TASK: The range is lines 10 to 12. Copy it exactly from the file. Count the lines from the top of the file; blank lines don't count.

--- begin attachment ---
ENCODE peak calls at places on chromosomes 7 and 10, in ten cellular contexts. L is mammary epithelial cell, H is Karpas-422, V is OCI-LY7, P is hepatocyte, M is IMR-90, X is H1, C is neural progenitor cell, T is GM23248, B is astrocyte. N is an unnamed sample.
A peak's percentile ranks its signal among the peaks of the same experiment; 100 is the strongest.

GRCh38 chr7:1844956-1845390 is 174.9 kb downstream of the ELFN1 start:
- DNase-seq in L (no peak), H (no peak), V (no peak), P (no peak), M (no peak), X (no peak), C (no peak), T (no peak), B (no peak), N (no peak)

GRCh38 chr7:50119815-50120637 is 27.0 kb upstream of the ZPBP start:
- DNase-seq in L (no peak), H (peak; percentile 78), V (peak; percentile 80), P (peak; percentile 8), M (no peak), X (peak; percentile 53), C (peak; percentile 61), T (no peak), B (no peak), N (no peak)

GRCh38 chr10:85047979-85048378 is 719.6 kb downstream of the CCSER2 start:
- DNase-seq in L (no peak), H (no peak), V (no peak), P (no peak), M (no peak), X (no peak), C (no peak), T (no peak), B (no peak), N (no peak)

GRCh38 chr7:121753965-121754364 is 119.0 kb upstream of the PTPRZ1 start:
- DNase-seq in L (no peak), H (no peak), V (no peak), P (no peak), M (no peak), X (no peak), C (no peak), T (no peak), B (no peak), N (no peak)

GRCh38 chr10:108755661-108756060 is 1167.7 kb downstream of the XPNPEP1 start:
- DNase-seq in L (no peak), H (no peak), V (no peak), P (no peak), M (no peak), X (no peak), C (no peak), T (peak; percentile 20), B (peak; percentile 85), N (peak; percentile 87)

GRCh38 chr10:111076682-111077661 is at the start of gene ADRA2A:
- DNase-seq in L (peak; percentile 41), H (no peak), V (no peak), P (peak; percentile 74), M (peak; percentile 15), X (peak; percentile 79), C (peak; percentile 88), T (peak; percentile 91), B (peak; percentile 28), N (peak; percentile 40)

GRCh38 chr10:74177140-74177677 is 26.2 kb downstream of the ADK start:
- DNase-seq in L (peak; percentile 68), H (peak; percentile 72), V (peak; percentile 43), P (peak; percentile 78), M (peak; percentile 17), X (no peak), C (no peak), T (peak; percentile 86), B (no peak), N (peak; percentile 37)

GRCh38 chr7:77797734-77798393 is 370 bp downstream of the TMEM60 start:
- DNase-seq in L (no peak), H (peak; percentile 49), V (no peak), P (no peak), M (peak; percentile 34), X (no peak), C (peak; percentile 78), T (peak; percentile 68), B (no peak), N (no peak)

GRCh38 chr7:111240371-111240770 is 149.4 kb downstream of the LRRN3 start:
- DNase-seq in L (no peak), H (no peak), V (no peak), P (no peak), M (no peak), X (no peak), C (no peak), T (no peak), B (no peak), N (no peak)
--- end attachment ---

- DNase-seq in L (no peak), H (no peak), V (no peak), P (no peak), M (no peak), X (no peak), C (no peak), T (no peak), B (no peak), N (no peak)

GRCh38 chr10:108755661-108756060 is 1167.7 kb downstream of the XPNPEP1 start:
- DNase-seq in L (no peak), H (no peak), V (no peak), P (no peak), M (no peak), X (no peak), C (no peak), T (peak; percentile 20), B (peak; percentile 85), N (peak; percentile 87)